Rising inflation not driven by economic fundamentals but by strong negative supply shocks, says bank
Turkish Central Bank on Thursday cut its interest rate by 100 basis points from 14% to 13% in an effort to shore up growth, it announced in an official statement.
After Russia and China, Turkiye’s Central Bank also lowered rates to help ensure economic activity would not slow down, despite economists’ previous expectations that rates would remain unchanged.
“Increase in inflation is driven by the lagged and indirect effects of rising energy costs resulting from geopolitical developments,” the bank said, adding that the effects of “pricing formations” not supported by economic fundamentals, as well as strong negative supply shocks caused by the rise in global energy, food, and agricultural commodity prices were also responsible for climbing inflation.
The country’s annual inflation rate was at 79.6% in July, up from 78.6% in June.
The bank also said it expects the process of disinflation to start amid measures to strengthen sustainable prices and financial stability, along with the resolution of ongoing “the regional conflict.”
The bank underlined that leading indicators for the third quarter pointed to a loss of momentum in economic activity, and financial conditions remained supportive of preserving “growth momentum in industrial production.”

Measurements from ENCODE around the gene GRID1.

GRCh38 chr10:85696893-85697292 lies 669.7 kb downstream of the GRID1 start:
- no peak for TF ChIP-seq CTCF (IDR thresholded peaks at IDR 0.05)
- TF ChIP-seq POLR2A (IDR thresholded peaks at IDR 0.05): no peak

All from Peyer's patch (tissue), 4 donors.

The bank said robust growth continued in the second quarter thanks to external demand, adding that, compared to “peer economies,” job creation has been stronger.
While the share of “sustainable components”in economic growth rises, stronger-than-expected contributions from tourism revenues to the current account balance continues, it said.
It vowed to “continue to use all available instruments decisively within the framework of liraization strategy until strong indicators point to a permanent fall in inflation.”
The bank previously projected inflation to hit 60.4% by the end of this year and 19.2% by the end of 2023.
The Turkish economy is estimated to have grown 1.2% in the first quarter of 2022 from the previous quarter, according to the OECD.
Year-on-year, January-March is expected to see annual growth of 7.4%, compared to the same period of last year.